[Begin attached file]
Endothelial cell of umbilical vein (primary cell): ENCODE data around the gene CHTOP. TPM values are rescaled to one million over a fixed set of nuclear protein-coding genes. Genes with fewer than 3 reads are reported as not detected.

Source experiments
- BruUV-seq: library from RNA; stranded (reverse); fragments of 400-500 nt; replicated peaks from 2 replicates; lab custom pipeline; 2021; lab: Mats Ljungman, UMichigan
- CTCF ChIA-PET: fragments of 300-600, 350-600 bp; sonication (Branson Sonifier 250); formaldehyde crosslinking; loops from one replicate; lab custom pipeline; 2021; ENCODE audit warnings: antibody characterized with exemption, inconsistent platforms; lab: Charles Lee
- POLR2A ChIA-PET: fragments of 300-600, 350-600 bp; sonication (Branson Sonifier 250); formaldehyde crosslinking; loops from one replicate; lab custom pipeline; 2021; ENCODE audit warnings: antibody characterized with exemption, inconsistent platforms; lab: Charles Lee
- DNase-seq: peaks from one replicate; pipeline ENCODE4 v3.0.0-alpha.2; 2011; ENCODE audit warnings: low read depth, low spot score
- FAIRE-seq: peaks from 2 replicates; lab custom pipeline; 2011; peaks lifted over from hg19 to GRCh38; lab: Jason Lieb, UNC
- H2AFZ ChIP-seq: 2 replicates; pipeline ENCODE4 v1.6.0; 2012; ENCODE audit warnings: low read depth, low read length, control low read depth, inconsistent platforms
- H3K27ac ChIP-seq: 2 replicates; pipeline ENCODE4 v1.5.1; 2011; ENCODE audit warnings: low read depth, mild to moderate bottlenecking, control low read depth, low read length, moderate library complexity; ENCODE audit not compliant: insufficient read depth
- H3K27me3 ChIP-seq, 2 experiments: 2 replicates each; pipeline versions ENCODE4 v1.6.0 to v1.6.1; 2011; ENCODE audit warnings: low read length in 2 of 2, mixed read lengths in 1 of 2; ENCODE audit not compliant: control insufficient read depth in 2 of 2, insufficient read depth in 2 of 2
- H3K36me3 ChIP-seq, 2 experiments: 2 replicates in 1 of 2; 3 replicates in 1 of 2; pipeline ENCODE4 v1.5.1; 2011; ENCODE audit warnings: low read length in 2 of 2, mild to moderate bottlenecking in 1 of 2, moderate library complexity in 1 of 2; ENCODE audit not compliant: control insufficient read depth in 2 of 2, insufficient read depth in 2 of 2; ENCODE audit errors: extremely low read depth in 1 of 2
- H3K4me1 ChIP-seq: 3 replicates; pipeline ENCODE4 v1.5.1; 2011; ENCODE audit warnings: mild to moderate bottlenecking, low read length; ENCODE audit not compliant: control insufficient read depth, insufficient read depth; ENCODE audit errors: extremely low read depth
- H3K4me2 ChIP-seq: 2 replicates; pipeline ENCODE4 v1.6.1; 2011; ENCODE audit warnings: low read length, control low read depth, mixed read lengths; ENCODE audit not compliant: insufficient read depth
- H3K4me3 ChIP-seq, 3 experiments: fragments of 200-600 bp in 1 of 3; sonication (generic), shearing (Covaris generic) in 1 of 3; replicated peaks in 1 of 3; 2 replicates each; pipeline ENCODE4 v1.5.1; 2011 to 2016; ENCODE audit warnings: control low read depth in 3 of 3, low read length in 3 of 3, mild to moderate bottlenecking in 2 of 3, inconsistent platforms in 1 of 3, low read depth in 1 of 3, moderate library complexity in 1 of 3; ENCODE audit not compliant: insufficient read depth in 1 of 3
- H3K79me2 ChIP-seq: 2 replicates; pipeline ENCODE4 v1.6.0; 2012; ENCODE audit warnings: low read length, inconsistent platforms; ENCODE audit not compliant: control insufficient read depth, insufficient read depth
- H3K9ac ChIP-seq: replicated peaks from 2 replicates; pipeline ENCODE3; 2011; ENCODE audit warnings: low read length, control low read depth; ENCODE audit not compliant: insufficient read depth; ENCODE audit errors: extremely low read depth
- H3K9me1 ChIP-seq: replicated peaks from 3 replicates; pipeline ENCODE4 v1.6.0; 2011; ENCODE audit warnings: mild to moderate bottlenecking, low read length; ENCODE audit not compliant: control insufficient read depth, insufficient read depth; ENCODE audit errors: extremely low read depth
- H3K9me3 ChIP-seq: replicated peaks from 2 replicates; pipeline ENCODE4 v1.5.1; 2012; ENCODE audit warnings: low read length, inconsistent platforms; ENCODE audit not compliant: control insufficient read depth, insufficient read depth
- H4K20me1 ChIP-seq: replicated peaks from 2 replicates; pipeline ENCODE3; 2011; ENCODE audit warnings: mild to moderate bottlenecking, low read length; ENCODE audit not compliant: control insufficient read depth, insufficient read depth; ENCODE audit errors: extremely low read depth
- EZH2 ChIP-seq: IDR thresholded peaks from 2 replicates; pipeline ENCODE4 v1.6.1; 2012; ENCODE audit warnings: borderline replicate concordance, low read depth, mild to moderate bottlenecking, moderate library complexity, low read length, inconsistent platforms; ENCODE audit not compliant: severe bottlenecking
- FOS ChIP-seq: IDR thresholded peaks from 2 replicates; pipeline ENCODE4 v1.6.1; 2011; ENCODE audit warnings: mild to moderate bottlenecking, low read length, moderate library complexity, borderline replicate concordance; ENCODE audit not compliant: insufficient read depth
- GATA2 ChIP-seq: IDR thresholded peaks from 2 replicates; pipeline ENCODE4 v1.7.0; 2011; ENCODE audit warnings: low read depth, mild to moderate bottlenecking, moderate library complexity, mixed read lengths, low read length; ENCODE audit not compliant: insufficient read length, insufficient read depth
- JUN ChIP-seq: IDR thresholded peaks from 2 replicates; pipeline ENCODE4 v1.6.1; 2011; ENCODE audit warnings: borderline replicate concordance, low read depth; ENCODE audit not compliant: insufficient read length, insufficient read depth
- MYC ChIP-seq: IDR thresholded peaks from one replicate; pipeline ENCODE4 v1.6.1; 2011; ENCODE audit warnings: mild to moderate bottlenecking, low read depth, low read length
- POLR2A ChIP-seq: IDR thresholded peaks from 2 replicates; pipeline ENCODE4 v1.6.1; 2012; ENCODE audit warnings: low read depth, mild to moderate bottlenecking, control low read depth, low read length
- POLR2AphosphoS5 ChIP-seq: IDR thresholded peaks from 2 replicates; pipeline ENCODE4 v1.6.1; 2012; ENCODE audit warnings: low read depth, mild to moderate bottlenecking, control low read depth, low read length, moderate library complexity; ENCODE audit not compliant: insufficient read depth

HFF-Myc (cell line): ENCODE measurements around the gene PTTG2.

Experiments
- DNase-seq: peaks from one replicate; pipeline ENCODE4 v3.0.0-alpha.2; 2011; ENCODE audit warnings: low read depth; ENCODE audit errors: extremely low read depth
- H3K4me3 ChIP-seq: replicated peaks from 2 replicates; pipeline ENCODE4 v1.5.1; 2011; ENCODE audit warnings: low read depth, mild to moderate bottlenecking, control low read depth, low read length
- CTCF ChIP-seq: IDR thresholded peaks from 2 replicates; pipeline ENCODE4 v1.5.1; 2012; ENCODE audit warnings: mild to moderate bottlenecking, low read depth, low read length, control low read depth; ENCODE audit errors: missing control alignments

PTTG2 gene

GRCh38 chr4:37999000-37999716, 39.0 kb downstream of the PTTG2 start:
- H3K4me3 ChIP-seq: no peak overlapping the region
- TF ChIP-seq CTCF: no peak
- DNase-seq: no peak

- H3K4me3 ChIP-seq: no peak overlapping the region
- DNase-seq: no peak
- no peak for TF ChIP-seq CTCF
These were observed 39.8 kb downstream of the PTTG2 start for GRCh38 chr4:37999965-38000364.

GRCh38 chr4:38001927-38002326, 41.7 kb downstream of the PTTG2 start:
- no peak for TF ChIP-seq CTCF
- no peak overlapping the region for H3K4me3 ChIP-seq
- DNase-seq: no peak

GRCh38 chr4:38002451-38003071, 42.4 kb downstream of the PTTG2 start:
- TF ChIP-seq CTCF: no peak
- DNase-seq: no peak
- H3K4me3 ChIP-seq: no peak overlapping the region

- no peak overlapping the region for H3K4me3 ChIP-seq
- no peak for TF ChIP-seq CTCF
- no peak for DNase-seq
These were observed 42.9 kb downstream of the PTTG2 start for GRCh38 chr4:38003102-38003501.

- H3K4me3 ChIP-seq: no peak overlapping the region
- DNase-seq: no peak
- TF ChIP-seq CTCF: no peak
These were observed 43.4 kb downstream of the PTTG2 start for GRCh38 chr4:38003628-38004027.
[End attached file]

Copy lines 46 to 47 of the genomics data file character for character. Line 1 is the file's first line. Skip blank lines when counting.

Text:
- TF ChIP-seq CTCF: no peak
- DNase-seq: no peak